‘If exercise were a pill, it would be one of the most cost-effective drugs ever invented,’ says health promotion consultant, Dr Nick Cavill. That’s true, because the benefits of exercise go way beyond what many people think of as simple ‘fitness’.
Physical health benefits
- Exercise can actively help you to prevent disease and debility. Research has proved that regular exercise:
- Lowers your blood pressure (and in turn lowers your risk of stroke, heart attack, heart failure and kidney disease)
- Increases the mass and strength of muscle (including the heart) and cardiovascular endurance
- Increases flexibility and helps to prevent strains and injuries
- Helps regulate hormones that control your appetite, body clock, sleep and blood sugar
- Helps control weight
- Helps prevent some cancers (reducing colon cancer risk by up to 30% and breast cancer risk by up to 20%)
- Helps prevent some diseases, including Type II diabetes and Alzheimer’s (reducing dementia risk by up to 30% and delaying decline in sufferers, and reducing Type II diabetes risk by up to 50%)
- Helps strengthen your bones and prevent osteoporosis and osteoarthritis
- Helps you handle the physical exertion of daily activities and improves your balance, helping to prevent falls
- Helps ease pain through the release of endorphins
- Improves bowel function and helps prevent constipation
- By reducing your risk of early death from preventable conditions and falls, exercise can increase your longevity too. However, it can do a lot more than just improve your physical health.
Mental health and wellbeing benefits
Improve your mood
The endorphins released when you exercise can lift your mood and increase your energy levels.
Increase your self-esteem
Not only can exercise improve your fitness and appearance, making you feel better about yourself, it can also give you goals, a routine and a sense of achievement. These factors can work together to increase your self-esteem.
Improve the length and quality of your sleep
Poor sleep can contribute significantly to physical health issues and depression, anxiety, poor memory and concentration. Exercise can improve your sleep patterns.
Improve your mental health
Exercise is good for your mental health. Alongside its effects on your mood, self-esteem and sleep patterns, it’s also been proven to help alleviate anxiety, stress and mild to moderate depression. One study showed that just 10 minutes of brisk walking can increase mental alertness, energy and positivity, while another found that increasing your activity levels from zero to exercising at least three times a week can reduce your risk of depression by almost 20%.
Improve your sex life
Research shows that more active men and women have more sex. By improving your self-esteem, fitness and flexibility, regular exercise may increase your desire for, and enjoyment of, sex. Studies have shown that regular exercise may enhance arousal for women and that men who exercise regularly are less likely to have problems with erectile dysfunction than men who don’t.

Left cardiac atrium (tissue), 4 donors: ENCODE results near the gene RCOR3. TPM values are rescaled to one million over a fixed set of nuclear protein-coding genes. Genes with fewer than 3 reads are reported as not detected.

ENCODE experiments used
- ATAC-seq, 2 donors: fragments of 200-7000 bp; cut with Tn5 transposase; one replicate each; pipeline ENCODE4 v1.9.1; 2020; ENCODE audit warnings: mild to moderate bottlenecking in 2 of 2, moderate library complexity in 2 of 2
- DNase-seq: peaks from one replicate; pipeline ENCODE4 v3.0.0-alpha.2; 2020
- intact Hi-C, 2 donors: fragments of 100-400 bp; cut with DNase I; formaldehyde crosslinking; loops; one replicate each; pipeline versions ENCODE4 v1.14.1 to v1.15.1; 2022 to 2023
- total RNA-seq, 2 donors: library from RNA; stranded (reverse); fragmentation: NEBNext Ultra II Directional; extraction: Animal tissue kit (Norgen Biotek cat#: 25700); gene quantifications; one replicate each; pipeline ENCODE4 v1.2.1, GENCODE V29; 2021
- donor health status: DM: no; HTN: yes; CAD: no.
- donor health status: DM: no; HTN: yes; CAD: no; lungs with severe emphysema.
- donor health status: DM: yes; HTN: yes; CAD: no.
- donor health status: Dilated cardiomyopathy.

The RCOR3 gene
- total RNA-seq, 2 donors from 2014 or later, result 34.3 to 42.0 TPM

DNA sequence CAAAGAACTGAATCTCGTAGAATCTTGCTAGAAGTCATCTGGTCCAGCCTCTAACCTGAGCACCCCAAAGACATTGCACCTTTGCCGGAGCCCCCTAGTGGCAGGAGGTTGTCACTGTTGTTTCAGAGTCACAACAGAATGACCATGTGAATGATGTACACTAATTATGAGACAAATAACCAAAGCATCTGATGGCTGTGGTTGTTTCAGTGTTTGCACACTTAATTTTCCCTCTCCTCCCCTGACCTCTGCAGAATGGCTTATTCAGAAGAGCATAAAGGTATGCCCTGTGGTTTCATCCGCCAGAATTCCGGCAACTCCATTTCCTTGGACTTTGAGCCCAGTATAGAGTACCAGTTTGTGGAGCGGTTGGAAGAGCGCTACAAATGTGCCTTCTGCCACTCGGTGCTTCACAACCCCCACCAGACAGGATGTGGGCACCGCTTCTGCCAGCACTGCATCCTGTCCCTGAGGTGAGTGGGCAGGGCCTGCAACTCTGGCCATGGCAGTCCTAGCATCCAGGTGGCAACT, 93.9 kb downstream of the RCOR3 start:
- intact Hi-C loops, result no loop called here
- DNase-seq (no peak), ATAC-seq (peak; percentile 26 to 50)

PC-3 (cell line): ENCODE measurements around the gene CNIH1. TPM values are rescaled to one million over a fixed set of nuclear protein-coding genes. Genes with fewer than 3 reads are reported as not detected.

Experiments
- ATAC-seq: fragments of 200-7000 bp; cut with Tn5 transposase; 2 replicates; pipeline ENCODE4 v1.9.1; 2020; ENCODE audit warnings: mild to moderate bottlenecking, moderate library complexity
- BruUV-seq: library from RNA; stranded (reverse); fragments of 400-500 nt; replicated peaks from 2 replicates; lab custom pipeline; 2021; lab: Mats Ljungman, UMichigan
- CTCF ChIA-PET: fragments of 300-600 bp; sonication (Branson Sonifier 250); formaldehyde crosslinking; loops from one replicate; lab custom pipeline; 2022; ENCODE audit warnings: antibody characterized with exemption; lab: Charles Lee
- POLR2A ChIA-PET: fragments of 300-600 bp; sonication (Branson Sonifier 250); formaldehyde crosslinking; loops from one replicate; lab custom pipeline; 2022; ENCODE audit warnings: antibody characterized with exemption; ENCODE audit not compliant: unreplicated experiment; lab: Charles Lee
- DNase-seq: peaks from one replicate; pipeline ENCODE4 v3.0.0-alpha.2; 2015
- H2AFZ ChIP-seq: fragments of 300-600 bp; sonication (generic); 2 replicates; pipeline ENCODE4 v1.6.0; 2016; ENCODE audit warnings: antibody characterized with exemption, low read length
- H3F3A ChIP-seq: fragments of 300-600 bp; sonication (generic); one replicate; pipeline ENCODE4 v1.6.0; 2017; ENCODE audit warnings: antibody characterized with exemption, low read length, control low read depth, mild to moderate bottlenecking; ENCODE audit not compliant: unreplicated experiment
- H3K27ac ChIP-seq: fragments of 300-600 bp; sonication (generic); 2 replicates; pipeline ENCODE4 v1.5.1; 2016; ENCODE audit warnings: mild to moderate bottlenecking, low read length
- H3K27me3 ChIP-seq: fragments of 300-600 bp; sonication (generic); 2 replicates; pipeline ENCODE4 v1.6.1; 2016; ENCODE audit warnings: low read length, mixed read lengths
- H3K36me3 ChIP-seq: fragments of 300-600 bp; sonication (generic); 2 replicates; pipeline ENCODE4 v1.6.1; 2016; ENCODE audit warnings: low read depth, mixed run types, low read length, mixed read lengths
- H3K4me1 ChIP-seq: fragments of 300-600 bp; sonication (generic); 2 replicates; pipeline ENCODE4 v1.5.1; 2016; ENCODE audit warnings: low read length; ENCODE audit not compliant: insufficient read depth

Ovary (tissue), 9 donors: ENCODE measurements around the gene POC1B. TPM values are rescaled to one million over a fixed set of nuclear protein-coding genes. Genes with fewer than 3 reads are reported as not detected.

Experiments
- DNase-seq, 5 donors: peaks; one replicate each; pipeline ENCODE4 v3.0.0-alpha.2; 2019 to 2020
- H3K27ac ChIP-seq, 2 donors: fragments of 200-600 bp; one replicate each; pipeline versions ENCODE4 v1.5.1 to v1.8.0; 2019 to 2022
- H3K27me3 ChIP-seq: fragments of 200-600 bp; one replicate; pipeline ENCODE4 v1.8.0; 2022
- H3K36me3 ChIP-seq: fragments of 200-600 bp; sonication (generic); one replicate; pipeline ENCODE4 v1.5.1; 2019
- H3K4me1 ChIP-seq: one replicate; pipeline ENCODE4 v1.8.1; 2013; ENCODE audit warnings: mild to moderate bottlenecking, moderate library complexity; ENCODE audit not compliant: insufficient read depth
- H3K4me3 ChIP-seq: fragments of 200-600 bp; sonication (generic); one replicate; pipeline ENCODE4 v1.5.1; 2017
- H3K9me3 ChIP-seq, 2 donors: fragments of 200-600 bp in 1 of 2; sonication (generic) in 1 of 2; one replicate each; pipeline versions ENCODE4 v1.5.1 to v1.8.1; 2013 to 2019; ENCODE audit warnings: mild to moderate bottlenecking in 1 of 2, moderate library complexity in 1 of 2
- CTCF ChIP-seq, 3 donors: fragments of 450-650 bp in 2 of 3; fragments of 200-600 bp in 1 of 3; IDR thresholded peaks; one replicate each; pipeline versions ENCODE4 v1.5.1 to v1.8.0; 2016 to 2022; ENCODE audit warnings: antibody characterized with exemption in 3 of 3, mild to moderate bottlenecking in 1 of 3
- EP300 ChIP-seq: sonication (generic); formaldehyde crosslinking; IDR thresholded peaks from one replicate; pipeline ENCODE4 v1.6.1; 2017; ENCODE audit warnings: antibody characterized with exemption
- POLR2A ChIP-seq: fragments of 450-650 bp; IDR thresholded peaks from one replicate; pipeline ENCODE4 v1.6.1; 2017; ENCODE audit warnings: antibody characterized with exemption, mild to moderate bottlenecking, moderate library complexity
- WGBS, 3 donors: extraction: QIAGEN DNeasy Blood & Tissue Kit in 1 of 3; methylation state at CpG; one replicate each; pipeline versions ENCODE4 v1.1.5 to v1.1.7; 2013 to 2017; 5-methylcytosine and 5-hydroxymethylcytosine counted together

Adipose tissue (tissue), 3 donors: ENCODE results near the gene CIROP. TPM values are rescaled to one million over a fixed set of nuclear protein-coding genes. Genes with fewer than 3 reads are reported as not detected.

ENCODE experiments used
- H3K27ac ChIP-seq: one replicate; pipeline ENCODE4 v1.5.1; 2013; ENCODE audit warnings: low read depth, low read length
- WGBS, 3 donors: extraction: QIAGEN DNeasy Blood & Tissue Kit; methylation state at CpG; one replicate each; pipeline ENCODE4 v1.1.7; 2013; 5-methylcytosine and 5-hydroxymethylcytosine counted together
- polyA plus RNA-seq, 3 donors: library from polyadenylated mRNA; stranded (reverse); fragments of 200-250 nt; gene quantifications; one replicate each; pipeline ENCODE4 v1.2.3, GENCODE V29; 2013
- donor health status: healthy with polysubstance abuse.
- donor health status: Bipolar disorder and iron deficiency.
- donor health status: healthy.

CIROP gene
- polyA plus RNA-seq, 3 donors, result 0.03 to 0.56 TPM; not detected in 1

Give you ‘time off’
You may not think of exercise as relaxing, but it can be. Not all exercise involves getting hot, sweaty and out of breath (although you do need to do some activity every week that makes you feel this way.). Tai chi, Pilates and yoga are all more relaxing forms of exercise. However, any exercise you do can take you away from your day-to-day concerns and give you time to focus on you, rather than your family, your work or your worries. The need to focus on your exercise can be a welcome distraction and give your brain a break.
Give you the chance to get outdoors
Ecotherapy is becoming more widely used as research proves the benefits of being out in the countryside. You may not always be able to exercise in a rural spot but getting outside to enjoy some fresh air and sunshine is great for your mental and physical health; some sunshine is necessary for us to produce Vitamin D which, among other things, is essential for absorption of calcium and good bone health.
Put more fun in your life
Experiment with different forms of exercise and you may discover one that you actually find fun, whether that’s country bike rides, Zumba or a sport. This makes exercise something you look forward to, rather than a chore.
Improve your social life and family life
If you join exercise classes or activity groups, you will benefit from the positive effects that socialising can have on your health and wellbeing. There may be related social activities and you could make new friends. You can also exercise with your family and, if you have children, becoming fitter will help you to take part in more of their fun and games. Team sports can also provide a sense of belonging and motivate you to improve and help your team become successful.
Zumba, tennis, surfing, swimming, rowing, boxing, karate, netball, Pilates, ballroom dancing… there are many types of sport and exercise, so keep an open mind and try out several to find something you enjoy.